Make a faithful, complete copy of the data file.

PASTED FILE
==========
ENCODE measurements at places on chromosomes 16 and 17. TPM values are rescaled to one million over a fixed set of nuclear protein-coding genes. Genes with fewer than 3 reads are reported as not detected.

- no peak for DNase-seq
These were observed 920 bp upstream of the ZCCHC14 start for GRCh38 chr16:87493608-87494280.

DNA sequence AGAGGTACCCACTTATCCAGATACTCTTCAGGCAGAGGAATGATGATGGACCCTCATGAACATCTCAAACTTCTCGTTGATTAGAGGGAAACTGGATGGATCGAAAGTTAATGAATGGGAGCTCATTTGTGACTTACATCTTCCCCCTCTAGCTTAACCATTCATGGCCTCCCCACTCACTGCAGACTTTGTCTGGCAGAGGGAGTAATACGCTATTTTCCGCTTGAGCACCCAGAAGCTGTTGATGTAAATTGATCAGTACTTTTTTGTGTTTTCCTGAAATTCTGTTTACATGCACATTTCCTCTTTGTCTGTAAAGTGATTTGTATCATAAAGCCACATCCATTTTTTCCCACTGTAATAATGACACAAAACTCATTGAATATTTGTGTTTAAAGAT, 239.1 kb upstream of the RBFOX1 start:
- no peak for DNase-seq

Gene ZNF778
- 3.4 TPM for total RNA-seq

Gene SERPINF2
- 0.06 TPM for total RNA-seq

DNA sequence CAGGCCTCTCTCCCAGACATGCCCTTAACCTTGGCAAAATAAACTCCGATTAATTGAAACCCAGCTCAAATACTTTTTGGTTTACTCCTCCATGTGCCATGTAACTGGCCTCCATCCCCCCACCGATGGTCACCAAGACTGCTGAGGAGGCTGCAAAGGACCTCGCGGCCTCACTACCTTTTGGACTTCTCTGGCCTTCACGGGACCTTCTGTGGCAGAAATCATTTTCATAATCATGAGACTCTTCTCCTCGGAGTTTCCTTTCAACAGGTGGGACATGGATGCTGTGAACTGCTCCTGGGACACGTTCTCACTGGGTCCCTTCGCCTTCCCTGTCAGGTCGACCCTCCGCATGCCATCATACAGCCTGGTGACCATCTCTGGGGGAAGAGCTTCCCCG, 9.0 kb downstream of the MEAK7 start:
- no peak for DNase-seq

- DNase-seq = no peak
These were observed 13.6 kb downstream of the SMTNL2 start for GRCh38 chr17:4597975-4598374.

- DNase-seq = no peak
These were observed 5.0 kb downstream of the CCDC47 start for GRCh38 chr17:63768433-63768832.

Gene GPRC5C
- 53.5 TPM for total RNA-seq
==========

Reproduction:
ENCODE measurements at places on chromosomes 16 and 17. TPM values are rescaled to one million over a fixed set of nuclear protein-coding genes. Genes with fewer than 3 reads are reported as not detected.

- no peak for DNase-seq
These were observed 920 bp upstream of the ZCCHC14 start for GRCh38 chr16:87493608-87494280.

DNA sequence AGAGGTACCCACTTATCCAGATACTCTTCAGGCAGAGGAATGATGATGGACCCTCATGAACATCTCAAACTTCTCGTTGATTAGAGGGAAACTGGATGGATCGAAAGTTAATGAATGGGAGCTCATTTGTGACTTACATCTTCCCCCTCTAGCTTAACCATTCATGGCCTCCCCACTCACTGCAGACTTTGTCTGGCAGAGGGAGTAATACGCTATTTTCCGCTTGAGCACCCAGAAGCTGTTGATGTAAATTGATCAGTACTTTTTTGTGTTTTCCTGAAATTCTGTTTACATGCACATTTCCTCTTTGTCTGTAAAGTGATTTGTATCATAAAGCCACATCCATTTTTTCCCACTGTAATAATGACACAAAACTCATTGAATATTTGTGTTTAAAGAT, 239.1 kb upstream of the RBFOX1 start:
- no peak for DNase-seq

Gene ZNF778
- 3.4 TPM for total RNA-seq

Gene SERPINF2
- 0.06 TPM for total RNA-seq

DNA sequence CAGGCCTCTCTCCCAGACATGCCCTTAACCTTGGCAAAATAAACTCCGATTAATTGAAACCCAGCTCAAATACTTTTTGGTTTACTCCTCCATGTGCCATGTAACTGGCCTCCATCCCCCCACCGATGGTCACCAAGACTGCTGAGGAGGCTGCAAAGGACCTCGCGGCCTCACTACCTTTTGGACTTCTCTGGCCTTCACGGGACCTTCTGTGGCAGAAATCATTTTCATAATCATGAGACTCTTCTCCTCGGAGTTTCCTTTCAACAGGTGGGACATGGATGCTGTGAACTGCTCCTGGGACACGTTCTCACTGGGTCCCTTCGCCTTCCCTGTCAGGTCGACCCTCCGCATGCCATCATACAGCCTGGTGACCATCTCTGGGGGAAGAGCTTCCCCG, 9.0 kb downstream of the MEAK7 start:
- no peak for DNase-seq

- DNase-seq = no peak
These were observed 13.6 kb downstream of the SMTNL2 start for GRCh38 chr17:4597975-4598374.

- DNase-seq = no peak
These were observed 5.0 kb downstream of the CCDC47 start for GRCh38 chr17:63768433-63768832.

Gene GPRC5C
- 53.5 TPM for total RNA-seq